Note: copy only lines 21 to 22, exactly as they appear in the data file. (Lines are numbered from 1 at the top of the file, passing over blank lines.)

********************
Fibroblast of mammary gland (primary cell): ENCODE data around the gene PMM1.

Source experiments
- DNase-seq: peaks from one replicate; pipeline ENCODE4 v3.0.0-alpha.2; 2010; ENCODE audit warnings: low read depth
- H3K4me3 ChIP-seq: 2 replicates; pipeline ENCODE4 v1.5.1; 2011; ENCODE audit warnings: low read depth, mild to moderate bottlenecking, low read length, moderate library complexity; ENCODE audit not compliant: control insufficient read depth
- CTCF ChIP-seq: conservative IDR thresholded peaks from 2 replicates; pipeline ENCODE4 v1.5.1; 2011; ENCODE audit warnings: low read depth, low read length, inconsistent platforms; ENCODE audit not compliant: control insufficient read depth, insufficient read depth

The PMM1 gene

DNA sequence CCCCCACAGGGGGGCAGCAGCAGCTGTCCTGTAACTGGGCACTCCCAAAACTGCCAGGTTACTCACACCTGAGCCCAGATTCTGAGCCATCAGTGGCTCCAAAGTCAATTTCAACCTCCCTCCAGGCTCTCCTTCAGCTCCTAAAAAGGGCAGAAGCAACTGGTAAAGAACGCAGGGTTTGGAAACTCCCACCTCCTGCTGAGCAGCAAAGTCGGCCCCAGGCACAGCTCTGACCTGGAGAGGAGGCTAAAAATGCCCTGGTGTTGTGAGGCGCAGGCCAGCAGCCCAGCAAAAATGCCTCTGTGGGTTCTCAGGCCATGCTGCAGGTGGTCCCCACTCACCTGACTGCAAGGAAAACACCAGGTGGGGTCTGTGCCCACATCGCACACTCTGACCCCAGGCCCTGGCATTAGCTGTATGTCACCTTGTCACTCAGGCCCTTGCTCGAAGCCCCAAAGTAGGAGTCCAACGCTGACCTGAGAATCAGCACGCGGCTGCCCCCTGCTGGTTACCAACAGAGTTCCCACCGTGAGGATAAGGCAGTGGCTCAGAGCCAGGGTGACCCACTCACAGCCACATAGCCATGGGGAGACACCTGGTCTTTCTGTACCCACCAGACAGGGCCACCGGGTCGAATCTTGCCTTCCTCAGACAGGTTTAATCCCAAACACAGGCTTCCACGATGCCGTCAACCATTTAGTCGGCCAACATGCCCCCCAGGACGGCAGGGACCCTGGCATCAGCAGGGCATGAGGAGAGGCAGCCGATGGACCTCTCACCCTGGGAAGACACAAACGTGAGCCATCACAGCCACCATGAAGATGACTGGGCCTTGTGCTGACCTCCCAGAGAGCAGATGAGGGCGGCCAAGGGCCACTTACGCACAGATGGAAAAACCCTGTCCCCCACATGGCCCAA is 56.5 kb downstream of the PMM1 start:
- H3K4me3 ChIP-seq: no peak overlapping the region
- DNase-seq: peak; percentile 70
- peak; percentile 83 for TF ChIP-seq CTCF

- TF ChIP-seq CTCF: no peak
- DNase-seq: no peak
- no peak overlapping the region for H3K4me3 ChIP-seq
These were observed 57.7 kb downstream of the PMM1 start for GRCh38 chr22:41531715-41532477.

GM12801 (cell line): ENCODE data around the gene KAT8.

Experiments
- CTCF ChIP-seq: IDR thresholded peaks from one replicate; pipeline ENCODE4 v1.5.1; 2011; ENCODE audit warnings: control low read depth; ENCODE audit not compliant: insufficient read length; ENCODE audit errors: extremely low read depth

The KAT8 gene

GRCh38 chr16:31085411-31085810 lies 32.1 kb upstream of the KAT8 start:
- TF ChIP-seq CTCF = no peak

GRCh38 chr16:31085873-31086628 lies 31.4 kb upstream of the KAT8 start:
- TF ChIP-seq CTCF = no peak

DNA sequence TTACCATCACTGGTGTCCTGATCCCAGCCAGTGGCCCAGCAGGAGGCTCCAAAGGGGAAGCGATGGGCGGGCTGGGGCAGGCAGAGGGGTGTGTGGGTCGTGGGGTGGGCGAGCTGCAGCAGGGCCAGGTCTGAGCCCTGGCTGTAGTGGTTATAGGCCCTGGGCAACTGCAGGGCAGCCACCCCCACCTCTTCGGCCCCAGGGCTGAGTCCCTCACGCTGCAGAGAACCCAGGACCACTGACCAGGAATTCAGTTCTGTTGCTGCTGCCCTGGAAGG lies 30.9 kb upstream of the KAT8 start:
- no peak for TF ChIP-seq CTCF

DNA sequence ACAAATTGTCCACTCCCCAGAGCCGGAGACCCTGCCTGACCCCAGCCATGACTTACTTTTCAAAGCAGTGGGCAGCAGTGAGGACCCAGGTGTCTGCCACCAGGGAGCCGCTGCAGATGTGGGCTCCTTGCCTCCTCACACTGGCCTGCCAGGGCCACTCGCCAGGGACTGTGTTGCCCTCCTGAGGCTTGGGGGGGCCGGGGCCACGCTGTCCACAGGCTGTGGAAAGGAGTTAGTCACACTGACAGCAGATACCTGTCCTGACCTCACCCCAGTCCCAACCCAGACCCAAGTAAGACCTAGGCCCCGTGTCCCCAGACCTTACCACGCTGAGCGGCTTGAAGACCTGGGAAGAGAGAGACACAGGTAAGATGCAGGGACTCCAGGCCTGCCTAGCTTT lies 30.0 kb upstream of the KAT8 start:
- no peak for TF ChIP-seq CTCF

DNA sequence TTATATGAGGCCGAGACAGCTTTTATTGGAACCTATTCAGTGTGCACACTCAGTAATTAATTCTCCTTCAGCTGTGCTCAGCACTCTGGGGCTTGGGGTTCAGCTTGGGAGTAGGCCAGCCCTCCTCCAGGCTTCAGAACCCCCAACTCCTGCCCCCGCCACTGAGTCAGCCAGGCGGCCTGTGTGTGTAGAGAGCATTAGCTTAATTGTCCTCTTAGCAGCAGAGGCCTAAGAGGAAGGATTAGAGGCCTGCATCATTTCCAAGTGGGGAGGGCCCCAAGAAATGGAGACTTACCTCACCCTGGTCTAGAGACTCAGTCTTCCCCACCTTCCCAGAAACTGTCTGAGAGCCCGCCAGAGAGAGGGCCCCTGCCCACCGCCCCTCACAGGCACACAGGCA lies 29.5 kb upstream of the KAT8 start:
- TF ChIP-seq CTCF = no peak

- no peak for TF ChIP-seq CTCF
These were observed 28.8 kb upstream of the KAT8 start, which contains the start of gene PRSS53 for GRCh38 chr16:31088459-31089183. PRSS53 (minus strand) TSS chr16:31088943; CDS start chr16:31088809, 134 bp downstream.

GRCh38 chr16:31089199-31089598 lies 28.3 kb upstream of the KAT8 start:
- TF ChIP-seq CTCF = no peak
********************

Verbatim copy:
GRCh38 chr16:31085873-31086628 lies 31.4 kb upstream of the KAT8 start:
- TF ChIP-seq CTCF = no peak